Wednesday, July 19, 2006

Gender and Underrepresentation in Physics

Over at Cosmic Variance is a worthwhile discussion over diversity in physics, if you're interested in such. I usually tire of such discussions quickly, but I enjoyed the comments. I'll just point out a couple interesting items:

  • This person argues that "science is more or less a meritocracy." I'd love to know more about this person's experiences to know how they could emerge so non-jaded.
  • This person thinks that homosexuals are underrepresented. People quickly ask for evidence of such a dearth. It certainly made me wonder. I don't spend a lot of time trying to figure out who is gay and who isn't, but certainly there are a number of likely candidates. I can easily imagine that the representation is roughly equal to that of the general population.
  • I think the goal of "Boost[ing] the self-confidence of girls" is indeed worthwhile, and not some nebulous, liberal, hogwash.

Anyway, a worthwhile discussion whatever your experience.

Update: For a contrasting, eh...opinion, you might get some entertainment from reading Lubos' latest concerning this discussion. As is usually the case, I couldn't make it through more than the first couple of paragraphs.

I liked this from Sean:

The real problem, though, is that the faculty-hiring stage is far too late. The damage is done in high school and earlier, and that’s the obvious target for trying to improve things.

And finally, you might find this test a fun distraction (as linked by here).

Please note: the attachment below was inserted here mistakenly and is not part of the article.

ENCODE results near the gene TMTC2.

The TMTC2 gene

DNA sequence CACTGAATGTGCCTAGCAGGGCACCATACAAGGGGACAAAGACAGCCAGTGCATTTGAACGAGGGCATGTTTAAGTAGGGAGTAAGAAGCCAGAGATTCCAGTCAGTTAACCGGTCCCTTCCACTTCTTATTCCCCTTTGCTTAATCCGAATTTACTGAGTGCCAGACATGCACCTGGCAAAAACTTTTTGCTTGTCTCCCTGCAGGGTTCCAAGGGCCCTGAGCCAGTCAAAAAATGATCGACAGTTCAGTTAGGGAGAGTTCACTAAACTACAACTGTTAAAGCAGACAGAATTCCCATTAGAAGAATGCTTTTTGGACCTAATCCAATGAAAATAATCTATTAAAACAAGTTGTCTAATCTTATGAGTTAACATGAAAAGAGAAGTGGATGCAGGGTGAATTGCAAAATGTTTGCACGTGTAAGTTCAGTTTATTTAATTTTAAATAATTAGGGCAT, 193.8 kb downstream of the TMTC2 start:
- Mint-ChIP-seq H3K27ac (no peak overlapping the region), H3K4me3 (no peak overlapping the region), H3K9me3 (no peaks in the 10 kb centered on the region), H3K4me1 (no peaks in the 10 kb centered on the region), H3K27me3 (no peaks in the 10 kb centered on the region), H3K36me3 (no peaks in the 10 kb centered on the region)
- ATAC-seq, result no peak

Anonymous said...

People don't talk about the real discrimination in academia. More than half of the physicists I know have parents that were academics. If you grew up in a blue-collar family, you might as well not even apply.

Angry said...

I can easily imagine that a large percentage of physicists have academics as parents. But discrimination? I'm not sure an interested person from a blue collar family would get treated differently. Certainly, they might be much less prone to go into physics. And it's a shame when kids don't get exposed to all the world has to offer.

Anonymous said...

I think that the key problem is the method used to select those who will be chosen to become physicists. I would think that anyone who has been through the process of passing the preliminary exams at a good school will recognize that the tests are not well designed to choose those who would advance physics so much as those who are able to (1) parrot the current conventional wisdom on the theory and (2) make quick calculations using the conventional techniques. This is how you get conventional thinking. The same principle applies to getting tenure.

The system is very hard on those who are slow plodders, who like to understand someting deeply before going on to the next subject. The people who tend to do well are the rather shallow but speedy thinkers who can breeze into a new subject, learn a few principles that can be applied at very high levels of abstraction, and then reproduce calculations.

Those calculations were originally worked out by slow plodding individuals. The principles were thought over and fought over for years. The result of having shallow thinkers dominate the field is that physics becomes more and more like a form of engineering, with fewer and fewer people actually working on fundamentally new ideas.